Mountain Girl and Chef Boy Ari hiked up Wood’s Gulch. The snow was gone from the forest, but an icy hardpack remained on the trail, compressed by a winter’s worth of footsteps, along with the scattered remains of very much dog product, melting like puddles of forgotten ice cream.
“There’s a nice patch,” said Mountain Girl, pointing to an area of standing, brown brush, about 10 feet from the creek. She crawled fearlessly into the thicket of last year’s dead—yet still spiny—growth, and began delicately snipping away at the 6-inch-tall new growth of nettles poking innocently from the forest floor.
“Innocent” being the operative word. At this point, we were still innocent to the concept of sado-botany.
Stinging nettles, also known as Urtica dioica, resemble mint in how the leaves are paired opposite a central stalk. But unlike mint, nettles are covered with hollow spines that will inject an irritant into your skin.
But if you pick them carefully—ideally with scissors and gloves—and steam them for two or three minutes, the stingers wilt, and you are left with a green and satisfying meal that is high in pretty much everything, including amino acids, calcium, magnesium, zinc, iron, potassium, chlorophyll and B-complex vitamins, to name a few. And they are very tasty. I call them Mountain Spinach.
Nettles have long been used around the world for the treatment of a multitude of ailments, from high blood pressure to arthritis, allergies, urinary tract infection, baldness and even—get this—pain relief! Evidently, when applied to a painful place, nettle stings will relieve that pain—or at least distract you from it. Recent scientific studies have confirmed many such “folk” uses of nettles, including the suppression of blood pressure, blood sugar level, joint inflammation and prostate swelling.
The tender shoots can be harvested in springtime, and the tops of the plants—where new growth occurs—continue to be tender until they flower in early summer. So between now and then is your window to harvest bagloads to eat, and to store in the freezer. Nettles can also be stored dry.
Don’t worry about decimating the nettle patch in your harvesting zeal. For one, it’s almost impossible. And if you did, the hikers who follow you will thank you for sparing them the sting. And nettles aren’t native to the U.S. anyway—so to hell with ’em!
Doing a little Internet nettle-surfing, I found a page devoted to sado-botany, full of advice on how to use—and how not to use—nettles in the act of playfully torturing your tied-up partner. The discussion included some very interesting questions, such as, “I like to play mind games with my partner. Are there plants that look like stinging nettles but actually don’t sting?” and “I like to play mind games with my partner. Are there plants that look soft and tickly but actually sting like nettles?”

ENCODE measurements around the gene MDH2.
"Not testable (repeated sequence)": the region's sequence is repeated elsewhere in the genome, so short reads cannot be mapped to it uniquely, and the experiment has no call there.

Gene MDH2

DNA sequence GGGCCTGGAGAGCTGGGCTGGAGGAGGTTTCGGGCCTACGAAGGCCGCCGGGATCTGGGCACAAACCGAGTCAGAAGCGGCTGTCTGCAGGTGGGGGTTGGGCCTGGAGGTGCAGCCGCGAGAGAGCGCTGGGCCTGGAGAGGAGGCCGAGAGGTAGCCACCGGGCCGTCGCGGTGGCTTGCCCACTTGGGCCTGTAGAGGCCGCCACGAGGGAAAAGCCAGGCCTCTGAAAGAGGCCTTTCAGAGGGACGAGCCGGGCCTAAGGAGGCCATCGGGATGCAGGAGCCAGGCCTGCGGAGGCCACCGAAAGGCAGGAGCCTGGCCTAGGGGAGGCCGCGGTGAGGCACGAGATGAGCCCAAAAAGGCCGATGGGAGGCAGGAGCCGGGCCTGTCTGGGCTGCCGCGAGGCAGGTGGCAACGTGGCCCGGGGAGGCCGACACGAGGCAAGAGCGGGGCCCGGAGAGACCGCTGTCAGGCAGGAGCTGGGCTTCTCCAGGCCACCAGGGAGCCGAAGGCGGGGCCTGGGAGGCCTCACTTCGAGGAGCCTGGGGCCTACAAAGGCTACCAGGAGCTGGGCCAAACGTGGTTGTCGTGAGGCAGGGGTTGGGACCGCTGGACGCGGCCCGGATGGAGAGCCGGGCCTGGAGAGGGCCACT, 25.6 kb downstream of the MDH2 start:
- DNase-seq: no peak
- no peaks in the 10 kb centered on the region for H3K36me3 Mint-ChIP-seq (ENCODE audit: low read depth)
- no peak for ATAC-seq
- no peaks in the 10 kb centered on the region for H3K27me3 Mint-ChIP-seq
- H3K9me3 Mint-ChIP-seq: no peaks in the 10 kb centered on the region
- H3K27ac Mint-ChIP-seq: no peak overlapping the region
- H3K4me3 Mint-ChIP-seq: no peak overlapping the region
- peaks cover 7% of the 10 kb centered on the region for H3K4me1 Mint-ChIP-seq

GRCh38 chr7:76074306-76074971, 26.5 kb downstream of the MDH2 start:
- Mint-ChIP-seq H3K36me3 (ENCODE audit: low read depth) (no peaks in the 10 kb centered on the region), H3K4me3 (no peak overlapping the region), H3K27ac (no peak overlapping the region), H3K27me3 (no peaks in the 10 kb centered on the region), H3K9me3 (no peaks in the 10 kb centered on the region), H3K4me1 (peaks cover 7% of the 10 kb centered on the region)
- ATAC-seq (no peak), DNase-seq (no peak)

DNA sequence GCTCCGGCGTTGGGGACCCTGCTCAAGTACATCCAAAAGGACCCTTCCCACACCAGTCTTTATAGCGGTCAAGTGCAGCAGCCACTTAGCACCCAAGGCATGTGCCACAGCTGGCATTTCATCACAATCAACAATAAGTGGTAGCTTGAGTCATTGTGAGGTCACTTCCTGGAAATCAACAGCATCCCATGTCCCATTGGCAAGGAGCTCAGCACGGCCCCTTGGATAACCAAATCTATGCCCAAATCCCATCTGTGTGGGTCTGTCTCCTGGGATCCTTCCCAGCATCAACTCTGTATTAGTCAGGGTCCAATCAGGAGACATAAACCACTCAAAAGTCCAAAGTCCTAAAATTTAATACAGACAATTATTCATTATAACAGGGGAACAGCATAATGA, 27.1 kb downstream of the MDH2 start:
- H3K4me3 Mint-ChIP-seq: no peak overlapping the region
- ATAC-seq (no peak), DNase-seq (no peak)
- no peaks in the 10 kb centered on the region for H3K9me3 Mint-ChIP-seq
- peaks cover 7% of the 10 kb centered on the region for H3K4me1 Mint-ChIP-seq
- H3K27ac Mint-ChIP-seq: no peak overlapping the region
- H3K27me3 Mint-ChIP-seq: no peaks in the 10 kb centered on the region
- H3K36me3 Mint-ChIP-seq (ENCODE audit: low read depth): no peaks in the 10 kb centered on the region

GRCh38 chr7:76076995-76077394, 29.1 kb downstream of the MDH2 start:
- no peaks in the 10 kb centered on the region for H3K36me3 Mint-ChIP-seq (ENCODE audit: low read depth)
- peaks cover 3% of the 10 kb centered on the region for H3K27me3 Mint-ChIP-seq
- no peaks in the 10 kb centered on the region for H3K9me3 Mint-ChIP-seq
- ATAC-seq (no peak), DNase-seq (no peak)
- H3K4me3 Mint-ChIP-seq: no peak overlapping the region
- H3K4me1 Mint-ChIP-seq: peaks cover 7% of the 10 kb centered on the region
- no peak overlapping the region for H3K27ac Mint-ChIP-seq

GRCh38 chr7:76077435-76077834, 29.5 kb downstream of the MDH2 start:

This web page also warns of the New Zealand nettle, which is strong enough to kill a horse—not recommended for sado-botany. The page also offers some amazing close-up photographs of the stingers, which look like devilish little hypodermic needles, and a discussion of how they sting:
“The walls of the hairs are composed of silica, i.e. natural glass, and contact breaks the fragile tip of the hair. The hair is sharp enough to push into the skin, while at the same time, the venom, stored under pressure in the expanded base, travels up the hair and is injected into the skin through the broken tip.”
Yes, the sado-botany page had more information than I cared to believe was out there about nettles, including some really stellar links to other sites with scientific, nutritional and culinary advice on Mountain Spinach.
Uh oh. Here comes Mountain Girl, and it looks like she has fashioned a pair of handcuffs from the fibrous stems of Mountain Spinach. I guess I’m not the only one who’s been reading up on sado-botany.
Before I pretend to run away (slowly enough to let her catch me), here is a recipe for Mountain Spinach that packs a distinctly Asian punch. I call it:
Noodles ’n’ Nettles
While boiling a pot of water, prepare a pan with chopped bacon in a little oil (or just oil, if you don’t do bacon). Once the bacon is cooked, remove it from the pan and save for later. Fry some slivered carrots in the hot oil. When they start to brown, lower the heat and add chopped garlic and onion and a shot of vinegar (not balsamic—ideally cider vinegar from a jar of pickled peppers). Pour 1/4 cup of oyster sauce into the pan. Stir, and then drop in a hefty handful of nettles, and the cooked bacon bits, and a 1/4 cup of water so it steams. Stir, put a lid on it. Meanwhile, cook and drain the noodles, rinse them briefly with warm water, and toss them into the nettle stir-fry. Season with soy sauce.